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The Balancing Test
With the average age of retirement in the U.S. being around 64 years old, people who join the workforce at age 21 end up dedicating over four decades to one or more vocations. That's easily the majority of one's lifetime. To be sure, there are many variances along the way. With people spending about four years with each employer, a full career spans many different jobs. That's just the perspective on wage and salary work. There are many other ways to create income, but ultimately, our main currency is time.
Different generations have different attitudes about work. As a millennial myself and knowing many other millennials, it feels safe to state that we fundamentally believe that our jobs are extensions of our purposes in life. How we spend our time matters. This isn't to say that previous generations didn't feel the same way; it's just that options grew over time and we benefitted from the expansion in terms of opportunities.
There is a whole market out there of leadership development programs, career coaches, executive consultants and "find your dream job" self-help resources. They all have their benefits, but I've personally discovered that there are just two factors that I need to satisfactorily guide my employment journey.
Everything I do must be both meaningful and fulfilling. For me, meaningful work is anything that enhances the well-being of others and communities in need. Fulfilling work, in my mind, is complex, challenging and ever-changing. When I start to feel bored or like my role is taking a different direction that isn't making a real impact, then it's time for a change. It's that simple.
We all have to come up with our own factors and balance them throughout our careers. Those factors may even change over time. However, we should never feel stuck or place mental limits on our ability to shift into a space that is optimal.
This New Year, think about your Career Wellness balancing test. Does your means of employment meet your needs? If not, what's your plan forward?
Moving and Shaking
Some of us are in industries that offer plenty of opportunities to move around to different companies/organizations and try out various cultures to find a good fit. Others of us have the gumption to dive head first into entrepreneurship and are committed to carving out an independent path.
I think a lot of people have the tendency to feel stuck. You know your current role is failing your balancing test, but for whatever reason, you don't see a way out.
I have felt stale in positions before. Even recently, I was yearning for a change. My work in philanthropy is still meaningful, but the day-to-day execution was not fulfilling me 100%. The leader in me was ready for more responsibility. I have a creative mind and I want to shape strategies and build teams. Being in a large bureaucratic organization has its pros and cons. On the cons list is the large number of candidates that are eager and ready to scramble for every one job that comes available. I still wanted to shake things up a bit, so I did something that required vulnerability and authenticity -- I actually shared how I was feeling with my manager and asked him to help me make connections for informational interviews. He has been tremendously supportive and helped me setup several informational interviews right away.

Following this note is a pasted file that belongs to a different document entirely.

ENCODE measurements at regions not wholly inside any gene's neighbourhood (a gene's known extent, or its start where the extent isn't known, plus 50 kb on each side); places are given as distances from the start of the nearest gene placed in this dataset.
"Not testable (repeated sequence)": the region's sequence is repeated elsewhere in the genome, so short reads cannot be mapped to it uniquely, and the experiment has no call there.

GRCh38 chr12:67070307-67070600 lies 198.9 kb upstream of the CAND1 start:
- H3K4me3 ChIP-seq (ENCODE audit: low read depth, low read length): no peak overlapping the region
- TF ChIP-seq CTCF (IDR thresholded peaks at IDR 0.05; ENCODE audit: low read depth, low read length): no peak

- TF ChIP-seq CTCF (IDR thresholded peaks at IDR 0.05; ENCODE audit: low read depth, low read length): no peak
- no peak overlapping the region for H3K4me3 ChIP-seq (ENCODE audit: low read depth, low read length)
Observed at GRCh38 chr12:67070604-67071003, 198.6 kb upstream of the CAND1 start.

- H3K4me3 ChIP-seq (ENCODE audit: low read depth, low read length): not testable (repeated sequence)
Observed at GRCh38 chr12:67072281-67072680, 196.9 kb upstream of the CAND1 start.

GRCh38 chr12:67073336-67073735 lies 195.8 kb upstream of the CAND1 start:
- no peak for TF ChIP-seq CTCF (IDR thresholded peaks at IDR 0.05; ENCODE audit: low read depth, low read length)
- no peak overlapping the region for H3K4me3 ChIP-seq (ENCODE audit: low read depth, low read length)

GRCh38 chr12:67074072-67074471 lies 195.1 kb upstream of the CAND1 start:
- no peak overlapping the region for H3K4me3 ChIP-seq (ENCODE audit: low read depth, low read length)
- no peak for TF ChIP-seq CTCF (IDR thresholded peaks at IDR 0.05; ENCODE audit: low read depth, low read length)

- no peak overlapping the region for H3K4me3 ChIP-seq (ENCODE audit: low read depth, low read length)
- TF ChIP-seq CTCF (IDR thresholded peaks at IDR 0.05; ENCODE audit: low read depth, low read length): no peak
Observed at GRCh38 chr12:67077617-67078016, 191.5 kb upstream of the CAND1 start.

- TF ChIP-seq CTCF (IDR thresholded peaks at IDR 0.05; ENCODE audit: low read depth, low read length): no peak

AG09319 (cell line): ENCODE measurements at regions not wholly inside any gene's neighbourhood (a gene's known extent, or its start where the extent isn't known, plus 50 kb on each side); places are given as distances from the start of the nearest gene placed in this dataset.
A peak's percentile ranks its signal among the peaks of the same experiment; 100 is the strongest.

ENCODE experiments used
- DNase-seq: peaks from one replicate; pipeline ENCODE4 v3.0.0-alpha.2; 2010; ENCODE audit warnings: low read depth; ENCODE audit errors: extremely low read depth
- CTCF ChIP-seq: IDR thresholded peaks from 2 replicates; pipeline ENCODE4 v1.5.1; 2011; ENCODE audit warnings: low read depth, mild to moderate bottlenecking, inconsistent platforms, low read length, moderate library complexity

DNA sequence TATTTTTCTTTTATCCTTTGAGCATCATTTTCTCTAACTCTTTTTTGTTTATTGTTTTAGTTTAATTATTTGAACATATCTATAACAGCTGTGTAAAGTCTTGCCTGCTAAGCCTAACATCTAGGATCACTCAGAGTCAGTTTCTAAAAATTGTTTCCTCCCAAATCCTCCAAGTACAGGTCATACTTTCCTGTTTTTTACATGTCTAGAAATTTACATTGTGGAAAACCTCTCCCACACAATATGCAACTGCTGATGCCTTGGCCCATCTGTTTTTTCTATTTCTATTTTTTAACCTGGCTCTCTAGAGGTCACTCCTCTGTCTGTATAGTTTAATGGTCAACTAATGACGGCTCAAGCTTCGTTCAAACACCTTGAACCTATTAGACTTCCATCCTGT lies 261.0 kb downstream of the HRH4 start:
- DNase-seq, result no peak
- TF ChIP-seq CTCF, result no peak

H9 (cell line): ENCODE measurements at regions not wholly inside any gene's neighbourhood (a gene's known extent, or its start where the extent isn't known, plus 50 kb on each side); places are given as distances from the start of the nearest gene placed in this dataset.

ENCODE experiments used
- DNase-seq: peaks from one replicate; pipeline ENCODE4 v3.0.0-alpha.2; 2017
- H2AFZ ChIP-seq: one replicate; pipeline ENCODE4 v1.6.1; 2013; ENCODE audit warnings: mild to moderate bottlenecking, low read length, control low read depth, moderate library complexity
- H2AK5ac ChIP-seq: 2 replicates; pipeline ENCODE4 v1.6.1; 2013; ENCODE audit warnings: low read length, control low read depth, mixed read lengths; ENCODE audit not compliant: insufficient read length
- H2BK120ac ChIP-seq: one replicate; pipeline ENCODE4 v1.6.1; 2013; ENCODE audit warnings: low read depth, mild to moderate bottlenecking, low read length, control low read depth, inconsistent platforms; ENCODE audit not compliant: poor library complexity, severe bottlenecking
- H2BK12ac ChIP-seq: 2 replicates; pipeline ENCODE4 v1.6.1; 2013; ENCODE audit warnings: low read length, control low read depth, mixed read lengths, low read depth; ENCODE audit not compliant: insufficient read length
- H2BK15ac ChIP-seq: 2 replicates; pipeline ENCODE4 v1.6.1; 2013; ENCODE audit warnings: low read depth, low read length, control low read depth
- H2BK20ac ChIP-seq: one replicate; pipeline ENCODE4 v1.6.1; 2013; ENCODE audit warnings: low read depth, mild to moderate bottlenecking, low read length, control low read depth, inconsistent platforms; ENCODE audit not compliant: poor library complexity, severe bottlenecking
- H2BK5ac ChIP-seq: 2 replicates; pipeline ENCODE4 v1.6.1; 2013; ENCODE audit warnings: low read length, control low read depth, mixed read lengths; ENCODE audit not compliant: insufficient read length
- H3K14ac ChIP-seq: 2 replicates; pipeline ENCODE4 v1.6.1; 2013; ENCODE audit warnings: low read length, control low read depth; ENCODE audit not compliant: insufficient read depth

If you are in an organization where expressing a desire to maximize your skills and potential can put you on the chopping block, then you are likely better off moving on. It's not always easy to be straightforward about what you want out of a career, especially if the next great opportunity doesn't seem imminent. Yet, simply reaching out to people and broadening your circle can add to your journey in the meantime. Who knows... you may come across a career sponsor in the process!
There are times when the need for a new job boils down to financial hardship. As noted in the Financial Wellness post from yesterday, if you have cut down on as many expenses as possible, but your obligations like debt payments and child care still have you in the red, then you have an income problem. Securing a promotion, picking up a second job or consulting may be necessary, but nothing is forever. You should still check in with yourself to see if you're balanced.
This is also where inspirational tools like vision boards come in handy. You may not be able to fully articulate you holistic goals for life, but you may be able to piece together a trajectory in pictures.
Some people have mansions and C-Suite titles on their vision boards. I do not. If I reach these heights, that's excellent. What's most important to me is freedom. Images of people working on their laptop with a beach view and families traveling across the U.S. in RVs bring a smile to my face.
I have a goal of paying off all of my debt and maintaining low essential expenses so that I can gain financial independence sooner rather than later and have flexibility around my work and retirement options. I regularly tell people that I am aiming to become work optional by 48. Thus, income is an important asterisk in my balancing test, but my goal is to get to a point where it is a relatively insignificant point of consideration. Money and higher paying jobs can help achieve financial freedom faster, but your mindset and your level of commitment to personal goals is key.
At the end of the day, how I spend my time matters more to me than anything else. Life is fragile and in the grand scheme of things, it is relatively short. There's no silver bullet or prefect path, but we can strive for alignment along the way.
Use these journal prompts to explore your career wellness: